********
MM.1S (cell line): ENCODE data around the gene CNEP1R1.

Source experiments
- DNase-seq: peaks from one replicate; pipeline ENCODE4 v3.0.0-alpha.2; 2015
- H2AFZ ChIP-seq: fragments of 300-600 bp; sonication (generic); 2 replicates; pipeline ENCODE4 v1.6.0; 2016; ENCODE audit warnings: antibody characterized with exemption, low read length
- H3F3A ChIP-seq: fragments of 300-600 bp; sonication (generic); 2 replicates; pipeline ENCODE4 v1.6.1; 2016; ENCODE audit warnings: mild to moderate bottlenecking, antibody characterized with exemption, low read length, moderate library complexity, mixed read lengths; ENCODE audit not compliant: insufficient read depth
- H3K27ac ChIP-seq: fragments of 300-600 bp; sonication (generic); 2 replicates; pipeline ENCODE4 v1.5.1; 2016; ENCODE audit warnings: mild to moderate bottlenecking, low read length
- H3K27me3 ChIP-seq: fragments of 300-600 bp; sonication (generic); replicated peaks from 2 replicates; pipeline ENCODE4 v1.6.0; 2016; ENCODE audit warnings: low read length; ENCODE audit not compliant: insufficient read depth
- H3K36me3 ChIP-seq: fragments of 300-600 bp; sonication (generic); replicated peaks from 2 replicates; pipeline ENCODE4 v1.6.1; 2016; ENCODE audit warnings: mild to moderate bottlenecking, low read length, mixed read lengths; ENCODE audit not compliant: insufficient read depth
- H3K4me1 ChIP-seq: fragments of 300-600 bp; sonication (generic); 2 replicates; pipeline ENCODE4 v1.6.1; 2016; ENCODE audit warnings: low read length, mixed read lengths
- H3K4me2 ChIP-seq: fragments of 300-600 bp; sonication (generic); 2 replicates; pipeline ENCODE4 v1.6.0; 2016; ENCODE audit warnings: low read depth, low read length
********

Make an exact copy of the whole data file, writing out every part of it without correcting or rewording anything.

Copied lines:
MM.1S (cell line): ENCODE data around the gene CNEP1R1.

Source experiments
- DNase-seq: peaks from one replicate; pipeline ENCODE4 v3.0.0-alpha.2; 2015
- H2AFZ ChIP-seq: fragments of 300-600 bp; sonication (generic); 2 replicates; pipeline ENCODE4 v1.6.0; 2016; ENCODE audit warnings: antibody characterized with exemption, low read length
- H3F3A ChIP-seq: fragments of 300-600 bp; sonication (generic); 2 replicates; pipeline ENCODE4 v1.6.1; 2016; ENCODE audit warnings: mild to moderate bottlenecking, antibody characterized with exemption, low read length, moderate library complexity, mixed read lengths; ENCODE audit not compliant: insufficient read depth
- H3K27ac ChIP-seq: fragments of 300-600 bp; sonication (generic); 2 replicates; pipeline ENCODE4 v1.5.1; 2016; ENCODE audit warnings: mild to moderate bottlenecking, low read length
- H3K27me3 ChIP-seq: fragments of 300-600 bp; sonication (generic); replicated peaks from 2 replicates; pipeline ENCODE4 v1.6.0; 2016; ENCODE audit warnings: low read length; ENCODE audit not compliant: insufficient read depth
- H3K36me3 ChIP-seq: fragments of 300-600 bp; sonication (generic); replicated peaks from 2 replicates; pipeline ENCODE4 v1.6.1; 2016; ENCODE audit warnings: mild to moderate bottlenecking, low read length, mixed read lengths; ENCODE audit not compliant: insufficient read depth
- H3K4me1 ChIP-seq: fragments of 300-600 bp; sonication (generic); 2 replicates; pipeline ENCODE4 v1.6.1; 2016; ENCODE audit warnings: low read length, mixed read lengths
- H3K4me2 ChIP-seq: fragments of 300-600 bp; sonication (generic); 2 replicates; pipeline ENCODE4 v1.6.0; 2016; ENCODE audit warnings: low read depth, low read length